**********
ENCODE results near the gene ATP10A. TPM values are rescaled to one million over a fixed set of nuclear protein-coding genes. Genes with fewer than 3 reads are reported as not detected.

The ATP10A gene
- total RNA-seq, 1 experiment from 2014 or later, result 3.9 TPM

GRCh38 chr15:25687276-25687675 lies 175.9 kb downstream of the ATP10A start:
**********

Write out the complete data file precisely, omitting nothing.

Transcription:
ENCODE results near the gene ATP10A. TPM values are rescaled to one million over a fixed set of nuclear protein-coding genes. Genes with fewer than 3 reads are reported as not detected.

The ATP10A gene
- total RNA-seq, 1 experiment from 2014 or later, result 3.9 TPM

GRCh38 chr15:25687276-25687675 lies 175.9 kb downstream of the ATP10A start: